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‘Toughen Up, It’s Part of the Job’ – Coping with the Emotional Trauma of Emergency Service and Healthcare Work

Stressed medical professional struggling with mental health

This week we present a guest blog post from a British physician, Dr. Benjamin Janaway, who writes about medicine and politics for the international press.  Normally, our focus at www.rtor.org is on those who look to under-resourced and overstretched healthcare systems for help with mental health and emotional struggles, including trauma.  Dr. Janaway’s guest post turns the focus on the healthcare professionals who work within those systems, and can also be affected by the trauma, stress, and impossible to meet expectations they are faced with.  His article is a reminder that those who help are sometimes also in need of help. – Jay Boll, Editor in Chief

Some jobs are just harder than others, but some come with a cost too great to bear. As suicide rates reach record levels, the horrors of emergency service work are coming to light. Who could think that saving lives means losing your own? But in reality the harrowing experiences of staff can drive people past the point of no return. And unfortunately, it seems employers aren’t doing enough.

So, should we just toughen up? Or is there more to the story?

‘Toughen Up or Die’

It is a truth well known that there is an ethos of stoicism in healthcare. And those who cannot cope can be quickly dismissed. But the epithet of ‘Toughen Up’ is entrenched in the service, and it is doing damage. Whilst staff are asked to endure emotional trauma, it seems the support just isn’t there. And the solution, ‘try harder’, is just making things worse.

Increased workload, stress, burnout, compassion fatigue and an increased reliance on alcohol are just indicators of a wider problem. Heroes are not gods, they are exhaustible and have their limits. And our novel research backs that up.

‘Unhelpful and Bad’

Of one-hundred medical staff surveyed by the author 98% of respondents admitted to being exposed to a ‘toughen up’ environment at work. One respondent said;

‘I feel almost constantly overwhelmed. Trying to toughen up is just trying to survive.’

And 71% claimed this happened constantly, with 68% worrying that any sign of ‘weakness’ was met with derision or bullying. Another respondent told us:

‘As an ethos it’s harmful because if issues arise they tend to then be addressed in an arrogant manner without care or understanding.’

Worse still, an astounding 85% claimed that their own health had suffered.  One respondent told us, stressing anonymity:

‘I’m leaving healthcare early next year because of the strain it puts on my mental health.’

And he was not alone, as 75% questioned had considered leaving work, and 97% felt that organizations should offer more support.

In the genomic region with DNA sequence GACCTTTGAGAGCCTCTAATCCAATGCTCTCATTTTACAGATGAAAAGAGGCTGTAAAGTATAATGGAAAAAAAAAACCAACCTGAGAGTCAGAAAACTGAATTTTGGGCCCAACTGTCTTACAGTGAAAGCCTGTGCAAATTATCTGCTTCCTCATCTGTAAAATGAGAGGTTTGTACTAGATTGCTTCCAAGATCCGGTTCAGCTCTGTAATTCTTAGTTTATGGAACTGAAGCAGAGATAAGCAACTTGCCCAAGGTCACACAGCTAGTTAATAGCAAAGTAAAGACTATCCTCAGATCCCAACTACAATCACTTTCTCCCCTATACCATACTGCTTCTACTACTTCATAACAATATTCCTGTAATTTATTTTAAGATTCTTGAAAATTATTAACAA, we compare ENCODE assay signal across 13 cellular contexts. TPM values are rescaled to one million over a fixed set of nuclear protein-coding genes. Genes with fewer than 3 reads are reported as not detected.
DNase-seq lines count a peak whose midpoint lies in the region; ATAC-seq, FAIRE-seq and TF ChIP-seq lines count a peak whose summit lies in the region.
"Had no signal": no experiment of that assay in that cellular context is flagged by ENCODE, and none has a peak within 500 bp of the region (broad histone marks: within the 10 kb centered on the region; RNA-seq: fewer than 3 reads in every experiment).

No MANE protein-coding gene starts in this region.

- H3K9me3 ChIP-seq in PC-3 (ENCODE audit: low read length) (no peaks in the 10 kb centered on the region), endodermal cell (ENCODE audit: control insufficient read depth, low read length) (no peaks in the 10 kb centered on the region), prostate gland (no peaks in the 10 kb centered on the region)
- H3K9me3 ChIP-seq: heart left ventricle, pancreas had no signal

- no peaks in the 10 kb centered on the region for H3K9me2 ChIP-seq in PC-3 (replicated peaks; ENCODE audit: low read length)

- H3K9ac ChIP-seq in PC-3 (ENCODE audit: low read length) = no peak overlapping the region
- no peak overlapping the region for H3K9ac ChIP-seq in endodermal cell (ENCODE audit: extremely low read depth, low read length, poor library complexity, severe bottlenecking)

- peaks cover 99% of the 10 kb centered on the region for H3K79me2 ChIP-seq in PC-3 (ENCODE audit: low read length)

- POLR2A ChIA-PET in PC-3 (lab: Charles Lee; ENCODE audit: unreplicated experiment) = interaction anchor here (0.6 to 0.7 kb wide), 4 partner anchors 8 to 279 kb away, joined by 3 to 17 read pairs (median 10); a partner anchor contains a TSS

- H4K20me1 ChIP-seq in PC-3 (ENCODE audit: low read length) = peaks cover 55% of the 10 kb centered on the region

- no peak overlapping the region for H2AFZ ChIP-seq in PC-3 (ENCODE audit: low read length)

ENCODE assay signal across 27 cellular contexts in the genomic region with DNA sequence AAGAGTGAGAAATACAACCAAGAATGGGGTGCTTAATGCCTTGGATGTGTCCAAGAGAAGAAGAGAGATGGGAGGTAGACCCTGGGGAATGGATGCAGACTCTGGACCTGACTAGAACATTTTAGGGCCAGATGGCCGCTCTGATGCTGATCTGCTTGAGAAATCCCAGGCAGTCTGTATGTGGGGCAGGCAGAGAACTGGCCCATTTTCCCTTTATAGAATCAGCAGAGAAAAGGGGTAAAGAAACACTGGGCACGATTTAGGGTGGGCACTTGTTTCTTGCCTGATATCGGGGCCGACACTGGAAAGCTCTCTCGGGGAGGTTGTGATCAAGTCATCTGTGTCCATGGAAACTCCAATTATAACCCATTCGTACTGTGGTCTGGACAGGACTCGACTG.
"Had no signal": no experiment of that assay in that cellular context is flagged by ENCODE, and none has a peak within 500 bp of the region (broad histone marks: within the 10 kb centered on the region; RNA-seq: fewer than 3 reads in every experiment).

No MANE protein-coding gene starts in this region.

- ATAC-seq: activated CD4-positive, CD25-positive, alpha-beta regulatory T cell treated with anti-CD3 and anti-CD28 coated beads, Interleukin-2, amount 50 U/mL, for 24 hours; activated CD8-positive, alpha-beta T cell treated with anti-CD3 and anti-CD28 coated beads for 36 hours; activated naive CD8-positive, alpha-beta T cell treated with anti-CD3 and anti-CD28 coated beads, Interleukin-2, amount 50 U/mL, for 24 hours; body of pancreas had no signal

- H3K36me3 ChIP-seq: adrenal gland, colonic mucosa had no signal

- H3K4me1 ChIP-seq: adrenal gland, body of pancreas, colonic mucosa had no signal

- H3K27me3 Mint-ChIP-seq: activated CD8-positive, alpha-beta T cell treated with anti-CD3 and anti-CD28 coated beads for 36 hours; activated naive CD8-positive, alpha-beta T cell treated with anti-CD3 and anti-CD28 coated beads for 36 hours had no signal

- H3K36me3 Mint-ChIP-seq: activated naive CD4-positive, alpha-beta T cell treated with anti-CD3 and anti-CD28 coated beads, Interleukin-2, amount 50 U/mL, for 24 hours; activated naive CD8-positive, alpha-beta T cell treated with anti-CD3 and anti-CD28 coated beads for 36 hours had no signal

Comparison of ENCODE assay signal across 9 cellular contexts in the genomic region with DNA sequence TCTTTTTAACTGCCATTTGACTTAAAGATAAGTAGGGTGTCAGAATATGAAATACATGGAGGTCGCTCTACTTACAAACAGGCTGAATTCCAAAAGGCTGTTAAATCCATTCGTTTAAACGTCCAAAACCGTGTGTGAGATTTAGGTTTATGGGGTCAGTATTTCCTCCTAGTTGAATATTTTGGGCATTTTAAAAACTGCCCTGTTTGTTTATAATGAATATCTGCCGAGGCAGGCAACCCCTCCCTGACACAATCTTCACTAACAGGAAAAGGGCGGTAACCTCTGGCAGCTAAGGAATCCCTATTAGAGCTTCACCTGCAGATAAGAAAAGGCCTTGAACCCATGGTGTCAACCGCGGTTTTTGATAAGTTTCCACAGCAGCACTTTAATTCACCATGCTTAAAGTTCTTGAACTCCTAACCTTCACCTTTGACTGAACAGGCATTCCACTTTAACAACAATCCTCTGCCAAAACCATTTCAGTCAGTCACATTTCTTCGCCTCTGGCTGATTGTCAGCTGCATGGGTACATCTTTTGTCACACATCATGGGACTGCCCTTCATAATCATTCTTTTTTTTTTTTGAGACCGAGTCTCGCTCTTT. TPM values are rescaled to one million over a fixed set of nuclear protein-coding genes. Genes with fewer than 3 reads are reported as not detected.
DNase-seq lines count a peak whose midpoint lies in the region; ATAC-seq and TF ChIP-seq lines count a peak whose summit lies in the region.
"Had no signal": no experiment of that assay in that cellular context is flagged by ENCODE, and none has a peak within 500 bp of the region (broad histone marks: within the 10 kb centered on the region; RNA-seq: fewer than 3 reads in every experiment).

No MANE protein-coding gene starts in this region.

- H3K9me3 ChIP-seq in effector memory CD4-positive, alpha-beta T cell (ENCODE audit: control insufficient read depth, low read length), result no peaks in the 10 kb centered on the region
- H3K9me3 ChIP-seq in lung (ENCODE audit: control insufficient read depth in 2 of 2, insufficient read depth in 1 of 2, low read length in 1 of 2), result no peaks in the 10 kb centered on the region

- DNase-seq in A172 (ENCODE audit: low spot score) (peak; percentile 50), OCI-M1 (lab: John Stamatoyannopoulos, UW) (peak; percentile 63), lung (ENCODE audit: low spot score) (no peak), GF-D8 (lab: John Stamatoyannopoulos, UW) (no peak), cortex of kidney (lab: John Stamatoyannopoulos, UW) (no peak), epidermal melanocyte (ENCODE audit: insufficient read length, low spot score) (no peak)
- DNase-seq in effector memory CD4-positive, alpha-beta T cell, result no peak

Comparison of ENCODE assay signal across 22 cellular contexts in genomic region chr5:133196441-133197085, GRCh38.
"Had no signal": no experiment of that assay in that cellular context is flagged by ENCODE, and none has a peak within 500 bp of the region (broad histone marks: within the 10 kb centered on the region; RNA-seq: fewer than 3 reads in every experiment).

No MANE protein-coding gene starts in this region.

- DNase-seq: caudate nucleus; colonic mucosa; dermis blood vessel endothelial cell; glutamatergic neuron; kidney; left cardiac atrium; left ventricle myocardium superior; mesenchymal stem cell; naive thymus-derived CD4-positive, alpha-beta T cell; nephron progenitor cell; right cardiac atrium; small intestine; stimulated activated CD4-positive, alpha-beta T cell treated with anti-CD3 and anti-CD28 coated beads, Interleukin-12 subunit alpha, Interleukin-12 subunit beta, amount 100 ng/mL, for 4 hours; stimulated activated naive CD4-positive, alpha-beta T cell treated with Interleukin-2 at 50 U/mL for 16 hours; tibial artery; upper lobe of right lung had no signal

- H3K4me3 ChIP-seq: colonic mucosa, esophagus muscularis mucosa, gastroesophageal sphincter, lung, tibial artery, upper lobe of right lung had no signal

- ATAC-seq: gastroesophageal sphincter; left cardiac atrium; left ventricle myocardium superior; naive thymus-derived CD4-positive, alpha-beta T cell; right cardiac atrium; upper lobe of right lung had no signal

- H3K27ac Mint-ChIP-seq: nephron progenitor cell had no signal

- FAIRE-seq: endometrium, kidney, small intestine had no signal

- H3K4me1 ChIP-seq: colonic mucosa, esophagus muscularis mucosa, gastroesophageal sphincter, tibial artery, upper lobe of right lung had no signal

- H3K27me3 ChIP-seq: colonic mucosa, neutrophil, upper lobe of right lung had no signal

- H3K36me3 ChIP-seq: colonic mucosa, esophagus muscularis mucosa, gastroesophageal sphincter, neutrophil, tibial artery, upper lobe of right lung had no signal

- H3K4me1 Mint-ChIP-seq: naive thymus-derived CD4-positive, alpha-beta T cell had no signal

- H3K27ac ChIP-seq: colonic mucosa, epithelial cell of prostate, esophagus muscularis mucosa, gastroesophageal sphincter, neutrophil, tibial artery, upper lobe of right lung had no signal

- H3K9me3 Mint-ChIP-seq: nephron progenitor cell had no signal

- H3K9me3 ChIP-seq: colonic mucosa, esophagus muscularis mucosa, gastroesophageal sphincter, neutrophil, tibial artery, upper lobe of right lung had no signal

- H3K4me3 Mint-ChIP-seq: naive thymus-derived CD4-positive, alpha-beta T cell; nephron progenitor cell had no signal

However, 56% agreed that the need to ‘toughen up’ was ‘their duty’. And many stressed that although things were hard, this was just something they have to endure.

Another Way Forward

Perhaps the most interesting realization is the true extent that the ‘Toughen Up’ ethos has entered into work psychology. Although respondents were very much aware of dangers to their health, they still put these concerns as second place. And it seems that staff, medical at least, are happy to sacrifice their own health for the greater cause. But as noble as it is, martyrdom is not sustainable.

It is high time that the ‘Toughen up’ culture grew up. As science has shown us, humans are susceptible to trauma, and repeated bouts can have lasting damage. Even one severe event can cause problems for years to come. To truly build resilience, one must have a support network, people to talk to and an atmosphere of acceptance. And this is where we are letting our heroes down, letting their own wounds bleed whilst plastering others.

So, what is the answer? It’s quite simple really, remember that humans have limits, and work together to make sure they are never reached. And when they are, which they will be at times, come together.

If you or someone you know experiences mental health problems, it is important to seek help from a qualified professional. Our Resource Specialist can help you find expert mental health resources to recover in your community. Contact us now for more information on this free service to our users.

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Author Bio: Dr. Ben Janaway is a British Doctor and journalist with degrees in Medicine and Neuropathology. He currently writes on health and political topics for a range of publications including The Independent, Cosmopolitan Magazine, Patient.info and The Canary. @drjanaway


  1. http://www.news.com.au/finance/work/every-six-weeks-an-emergency-services-worker-in-australia-commits-suicide/news-story/728bedaac0840e4a6214c0e525324d44
  2. https://www.standard.co.uk/news/london/familys-tribute-to-young-mother-and-son-11-who-died-in-horror-car-crash-9591135.html
  3. http://www.aafp.org/fpm/2015/0900/p42.html
  4. https://www.smithslawyers.com.au/blog/health/compassion-fatigue-caregivers/
  5. https://www.physiciansweekly.com/alcohol-abuse-among-physicians/


The opinions and views expressed in this guest blog do not necessarily reflect those of www.rtor.org or its sponsor, Laurel House, Inc.

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